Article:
Our contact with the outside world was a radio run by batteries that my father worked on daily to make certain the correct amount of liquid in them was maintained. He ran a long wire from the radio to an outside tall pole near the hotel. Each evening, at a certain time, the radio was turned on so my parents could listen and keep up with current events.

Another group of residents lived with us: wood rats. They would peer through the cracks in the walls and ceiling to taunt us. Once in awhile they would scamper off with my mother's thimble or some other small trinket they coveted for their own. The racket and din they produced seemed much louder and boisterous at night and many times left us with very little sleep. They would tumble and gallop up and down behind our walls and then seemingly over the ceilings and under the floors. We children thought of them as pets and marveled at their abilities, however my parents thought of them as pests and nuisances and wished them gone.

My father used a froe to make cedar boards and shingles and from these he constructed a most marvelous chicken house. It smelled heavenly and clean and soon after its completion it became a favorite place of mine. The few chickens that escaped the many predators became my fast friends. I would join them on the roost and carry on one-sided conversations with them for what seemed like hours. Each one had its own personality and name, which became a very difficult situation when it came time for these wonderful friends of mine to become our dinner.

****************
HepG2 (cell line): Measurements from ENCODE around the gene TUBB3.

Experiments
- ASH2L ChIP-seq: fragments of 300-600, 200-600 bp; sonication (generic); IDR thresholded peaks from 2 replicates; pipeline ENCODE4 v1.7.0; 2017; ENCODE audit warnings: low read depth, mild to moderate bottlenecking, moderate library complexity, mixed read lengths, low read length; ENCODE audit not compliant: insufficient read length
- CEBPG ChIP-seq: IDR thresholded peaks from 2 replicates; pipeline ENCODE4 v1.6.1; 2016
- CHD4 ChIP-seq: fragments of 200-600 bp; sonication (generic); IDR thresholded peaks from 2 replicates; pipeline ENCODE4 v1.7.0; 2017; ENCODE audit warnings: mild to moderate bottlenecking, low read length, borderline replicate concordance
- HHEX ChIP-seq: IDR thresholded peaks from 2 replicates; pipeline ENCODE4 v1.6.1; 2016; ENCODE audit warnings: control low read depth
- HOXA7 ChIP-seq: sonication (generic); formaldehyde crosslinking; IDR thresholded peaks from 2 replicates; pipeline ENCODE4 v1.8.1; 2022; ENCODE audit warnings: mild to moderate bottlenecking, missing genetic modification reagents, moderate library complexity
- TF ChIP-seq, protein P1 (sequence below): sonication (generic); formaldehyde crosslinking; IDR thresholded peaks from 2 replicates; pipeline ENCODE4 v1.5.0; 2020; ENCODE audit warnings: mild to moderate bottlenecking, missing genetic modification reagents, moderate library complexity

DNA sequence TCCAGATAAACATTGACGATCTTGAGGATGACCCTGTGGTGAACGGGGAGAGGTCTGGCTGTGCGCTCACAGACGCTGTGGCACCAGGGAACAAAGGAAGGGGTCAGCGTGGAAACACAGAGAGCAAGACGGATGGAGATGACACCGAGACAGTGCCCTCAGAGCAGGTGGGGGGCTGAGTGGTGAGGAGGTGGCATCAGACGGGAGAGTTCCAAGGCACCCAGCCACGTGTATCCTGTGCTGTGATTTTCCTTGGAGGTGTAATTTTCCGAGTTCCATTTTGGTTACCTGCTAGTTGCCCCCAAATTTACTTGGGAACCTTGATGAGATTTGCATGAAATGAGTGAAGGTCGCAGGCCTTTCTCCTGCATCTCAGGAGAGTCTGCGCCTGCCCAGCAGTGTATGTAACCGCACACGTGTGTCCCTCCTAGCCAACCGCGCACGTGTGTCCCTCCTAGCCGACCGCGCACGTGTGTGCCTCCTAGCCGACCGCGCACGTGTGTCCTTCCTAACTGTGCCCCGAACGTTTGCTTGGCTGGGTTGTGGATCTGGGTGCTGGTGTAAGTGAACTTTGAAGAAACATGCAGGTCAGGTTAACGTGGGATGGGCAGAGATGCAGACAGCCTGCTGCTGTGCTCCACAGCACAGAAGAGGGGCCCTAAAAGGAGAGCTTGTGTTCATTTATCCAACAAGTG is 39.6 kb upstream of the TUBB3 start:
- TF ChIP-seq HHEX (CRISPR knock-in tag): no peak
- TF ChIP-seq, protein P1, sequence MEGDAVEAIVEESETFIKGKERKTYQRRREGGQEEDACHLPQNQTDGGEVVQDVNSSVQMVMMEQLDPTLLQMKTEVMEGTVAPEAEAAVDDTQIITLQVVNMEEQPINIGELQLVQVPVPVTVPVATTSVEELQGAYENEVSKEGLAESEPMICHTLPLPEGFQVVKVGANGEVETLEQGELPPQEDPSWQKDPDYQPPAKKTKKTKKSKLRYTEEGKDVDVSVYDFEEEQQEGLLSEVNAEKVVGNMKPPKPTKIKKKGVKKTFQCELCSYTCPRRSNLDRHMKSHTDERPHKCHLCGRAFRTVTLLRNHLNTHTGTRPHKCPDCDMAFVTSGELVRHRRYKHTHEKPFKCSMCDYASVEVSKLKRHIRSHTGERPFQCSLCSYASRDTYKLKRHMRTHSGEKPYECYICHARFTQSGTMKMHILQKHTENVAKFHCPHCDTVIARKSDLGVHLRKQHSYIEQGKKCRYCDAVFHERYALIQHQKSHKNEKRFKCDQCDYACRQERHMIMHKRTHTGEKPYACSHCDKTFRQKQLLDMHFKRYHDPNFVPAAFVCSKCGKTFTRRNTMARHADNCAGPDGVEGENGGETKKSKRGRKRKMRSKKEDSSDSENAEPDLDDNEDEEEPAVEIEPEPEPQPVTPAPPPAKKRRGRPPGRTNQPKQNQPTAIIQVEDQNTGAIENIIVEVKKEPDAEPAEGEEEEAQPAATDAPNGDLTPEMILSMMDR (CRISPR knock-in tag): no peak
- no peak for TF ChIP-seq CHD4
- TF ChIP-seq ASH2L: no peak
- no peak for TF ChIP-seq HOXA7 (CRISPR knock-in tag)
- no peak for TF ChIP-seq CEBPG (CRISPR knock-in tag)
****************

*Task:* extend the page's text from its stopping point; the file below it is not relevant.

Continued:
One day on a return from school I saw a scary sight hanging from the cross-piece of the swing my father had built for us children. It was the carcass of a very large black bear that had been making nightly marauding raids in the old apple orchard in back of the hotel. My father had managed to do him in. He had been getting his fill of apples and thankfully not many fish so that his lard could be rendered for our use. His fur soon became a rug. He was enjoyed long after his demise. My mother could finally rest from her job as flashlight holder when in the dark of night the bear would return and my father grabbed his rifle to scare it away.

We traveled up river once a week to fetch drinking water from a spring. We used a pond boat for this expedition. It was a flat, small scow-like boat, however not as large as the bateaux used for oystering. After our return from filling all the barrels the scow could handle, we all fell to the task of toting pail after pail of water from the scow, up the hill and along the slippery boardwalk to the large water barrel located in the hotel.

Clothes washing was done by a Maytag washing machine powered by a very noisy gas engine that filled our home with hazy blue smoke on wash days and literally shook the rafters of the hotel, spilling spiders in all directions when the washer was in use. Water for washing clothes was taken from rain barrels located under the eaves on the side of the hotel. This water often contained "wigglers." These were mosquito larvae, but once in the wash they were wigglers no more.

Our outhouse! It too was made with hand hewn cedar shakes and always was built without a privacy door. This I never did understand, however it didn't matter as my father always built it far, far away from our living quarters and we didn't really have to worry about neighbors. With courage tight in my very being, I would make this often repeated journey. The trips taken in the late afternoon's fading light or the pitch dark of night were the scariest. I would point my flashlight in the direction of each snap of a twig or unfamiliar sound of a bird or beast. Fear seeped through my very being as I walked this narrow path with uncertain steps, stopping often to listen and question each noise that occurred to my right or to my left. To this day I can recall with vivid memories the terror it brought to me as a young girl and the wild and mad dashes pellmelling back to the safety of the hotel.